The latter part of the sentence was the most concerning to Wehry. The line insures that other programs (like Medicaid for example) will not be sacrificed or cut during the bargaining process. Though not entirely clear, the issue seemed to be essentially a worry regarding the state’s ability to ensure that a reduction of services would never occur as the state is subject to multiple spending caps. The Commissioner in essence said that the state may not be able to increase spending without taking money from other services. Therefore the bill must be altered so as to protect the state. Someone offered up the idea to simply strike the sentence. The point was made, however, by Matthew Mayers, Legislative Director for Vermont Homecare United, that this line is very important to the unions and should not be simply struck. The committee could not come up with a solution so Wehry, as well as Mayers, asked for the weekend to work on its language.

Committee in actionThe committee moved onto S.52, the right to organize for early childhood educators. There appeared to be general confusion during Senator Richard McCormack’s testimony regarding the subsidy process for parents. The confusion led to an unplanned testimony by Reeva Murphy, who is the Deputy Commissioner for the Child Development Division of the Department for Children & Families. She described the technical differences between legally exempt providers, registered home providers, licensed homes, and center based programs. This clearly was very informative to the committee. The committee asked if Reeva could bring in statistics for the number of each of these programs, and also of the center based programs as these programs could themselves potentially unionize, as described in the second part of the bill. Murphy’s testimony was particularly eye opening to me as there seem to be many exemptions in the S. 52 bill. Murphy said that many of the exemptions are the majority of the child care programs in the state.  The committee hopes to plan a public hearing within the next couple of weeks. Hopefully the committee will be able to get a clear sense of the number of programs across the state that currently will not be eligible under this bill and what consequences this may have on the overarching intentions and goals of the bill.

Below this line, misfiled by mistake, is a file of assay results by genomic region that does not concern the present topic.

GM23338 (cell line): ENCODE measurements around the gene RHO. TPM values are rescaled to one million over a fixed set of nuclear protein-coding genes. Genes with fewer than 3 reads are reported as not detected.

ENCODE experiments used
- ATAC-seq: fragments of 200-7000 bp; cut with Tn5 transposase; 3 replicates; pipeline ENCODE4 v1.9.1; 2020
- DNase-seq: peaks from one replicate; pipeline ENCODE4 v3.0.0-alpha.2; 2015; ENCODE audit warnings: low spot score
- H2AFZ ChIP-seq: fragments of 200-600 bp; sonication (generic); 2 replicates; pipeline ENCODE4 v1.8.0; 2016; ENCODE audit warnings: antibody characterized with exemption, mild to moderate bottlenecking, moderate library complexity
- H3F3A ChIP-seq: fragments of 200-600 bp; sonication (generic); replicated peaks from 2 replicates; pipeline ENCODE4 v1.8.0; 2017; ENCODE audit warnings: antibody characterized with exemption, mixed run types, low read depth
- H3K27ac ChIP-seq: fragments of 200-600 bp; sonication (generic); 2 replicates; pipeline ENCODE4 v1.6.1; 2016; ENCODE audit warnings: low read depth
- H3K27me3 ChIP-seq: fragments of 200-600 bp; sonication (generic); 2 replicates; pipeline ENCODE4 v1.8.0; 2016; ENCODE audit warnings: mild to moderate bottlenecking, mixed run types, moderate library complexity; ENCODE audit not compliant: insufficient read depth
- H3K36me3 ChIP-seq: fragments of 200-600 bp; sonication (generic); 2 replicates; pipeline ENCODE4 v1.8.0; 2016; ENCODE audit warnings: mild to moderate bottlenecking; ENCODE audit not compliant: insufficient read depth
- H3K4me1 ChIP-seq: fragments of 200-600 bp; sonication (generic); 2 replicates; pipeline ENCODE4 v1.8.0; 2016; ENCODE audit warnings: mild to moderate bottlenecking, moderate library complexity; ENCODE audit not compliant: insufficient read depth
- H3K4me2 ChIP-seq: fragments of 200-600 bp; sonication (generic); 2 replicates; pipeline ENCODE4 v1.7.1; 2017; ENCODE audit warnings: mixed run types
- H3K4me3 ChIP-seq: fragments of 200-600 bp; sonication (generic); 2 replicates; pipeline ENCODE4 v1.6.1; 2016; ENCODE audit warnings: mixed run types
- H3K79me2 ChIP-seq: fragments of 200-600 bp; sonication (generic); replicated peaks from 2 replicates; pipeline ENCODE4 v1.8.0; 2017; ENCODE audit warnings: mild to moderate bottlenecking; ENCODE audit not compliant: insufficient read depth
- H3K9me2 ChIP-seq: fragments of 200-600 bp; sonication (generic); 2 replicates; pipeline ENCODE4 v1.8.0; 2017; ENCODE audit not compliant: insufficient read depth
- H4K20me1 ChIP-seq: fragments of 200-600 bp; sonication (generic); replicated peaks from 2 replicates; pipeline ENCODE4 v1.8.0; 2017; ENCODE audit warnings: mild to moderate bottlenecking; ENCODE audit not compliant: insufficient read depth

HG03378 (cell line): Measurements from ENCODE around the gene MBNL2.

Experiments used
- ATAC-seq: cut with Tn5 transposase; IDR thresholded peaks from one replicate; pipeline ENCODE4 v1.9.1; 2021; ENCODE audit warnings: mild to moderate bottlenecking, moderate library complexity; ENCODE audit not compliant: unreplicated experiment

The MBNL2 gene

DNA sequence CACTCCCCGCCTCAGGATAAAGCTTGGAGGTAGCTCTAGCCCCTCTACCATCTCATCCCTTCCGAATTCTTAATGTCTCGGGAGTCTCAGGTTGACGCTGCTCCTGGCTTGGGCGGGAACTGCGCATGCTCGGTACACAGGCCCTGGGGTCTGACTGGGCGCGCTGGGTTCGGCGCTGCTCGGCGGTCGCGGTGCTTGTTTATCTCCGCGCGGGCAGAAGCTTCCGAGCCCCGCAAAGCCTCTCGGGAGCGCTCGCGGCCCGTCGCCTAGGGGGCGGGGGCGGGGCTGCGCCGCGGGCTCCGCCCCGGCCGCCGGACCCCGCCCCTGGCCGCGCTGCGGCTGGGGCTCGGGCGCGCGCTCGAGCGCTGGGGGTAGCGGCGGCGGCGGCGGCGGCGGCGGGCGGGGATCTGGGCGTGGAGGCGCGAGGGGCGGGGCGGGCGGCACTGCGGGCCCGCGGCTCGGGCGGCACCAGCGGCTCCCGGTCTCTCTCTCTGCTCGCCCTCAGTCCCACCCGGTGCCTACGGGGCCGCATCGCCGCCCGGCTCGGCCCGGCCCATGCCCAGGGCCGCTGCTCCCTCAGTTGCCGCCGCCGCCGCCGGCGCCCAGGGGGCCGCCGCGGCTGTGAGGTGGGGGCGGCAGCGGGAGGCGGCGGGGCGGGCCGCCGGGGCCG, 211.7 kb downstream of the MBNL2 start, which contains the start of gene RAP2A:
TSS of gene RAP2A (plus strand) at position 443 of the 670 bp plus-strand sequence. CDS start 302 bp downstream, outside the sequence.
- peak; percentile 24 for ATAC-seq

The legislative report gives a weekly update on the Put People First People's Agenda.  For more background on the agenda, click HERE.

Healthcare Is a Human Right: Vermont nurses and other members of the Healthcare Is a Human Right Campaign joined together this week to call for healthcare as a public good. Fletcher Allen nurses and health professionals who are members of Vermont Federation of Nurses & Health Professionals and the Healthcare Is a Human Right Campaign held a press conference Monday. The conference called on lawmakers to commit to shifting our healthcare system from one that increasingly treats health as a money-making venture to one that establishes it as a public good.

The Shumlin administration and legislative leaders created a nine-person panel to recommend a financing plan for Green Mountain Care in 2015. Governor Shumlin, House Speaker Shap Smith, and Senate President John Campbell will each appoint two people for the panel. They are also permitted to choose the three remaining seats. 

People's Budget: Members of Put People First have been hard at work drafting the People's Budget Bill. The bill will continue moving Vermont forward toward a People's Budget by mandating a formal, continuous process of public participation and needs assessment. Stay tuned for the public launch soon.

Work with Dignity: The Senate Economic Development, Housing and General Affairs Committee continued to take testimony on Tuesday and Wednesday this week. Testimony will resume next Wednesday in committee. There will be a Public Hearing on Wednesday night (2/27/13) at the State House (Room 11) from 6-8pm. Sign up to testify for 3 minutes max beginning at 5:30. Vermont Early Educators United will provide pizza in Room 10 from 5:00-6:00.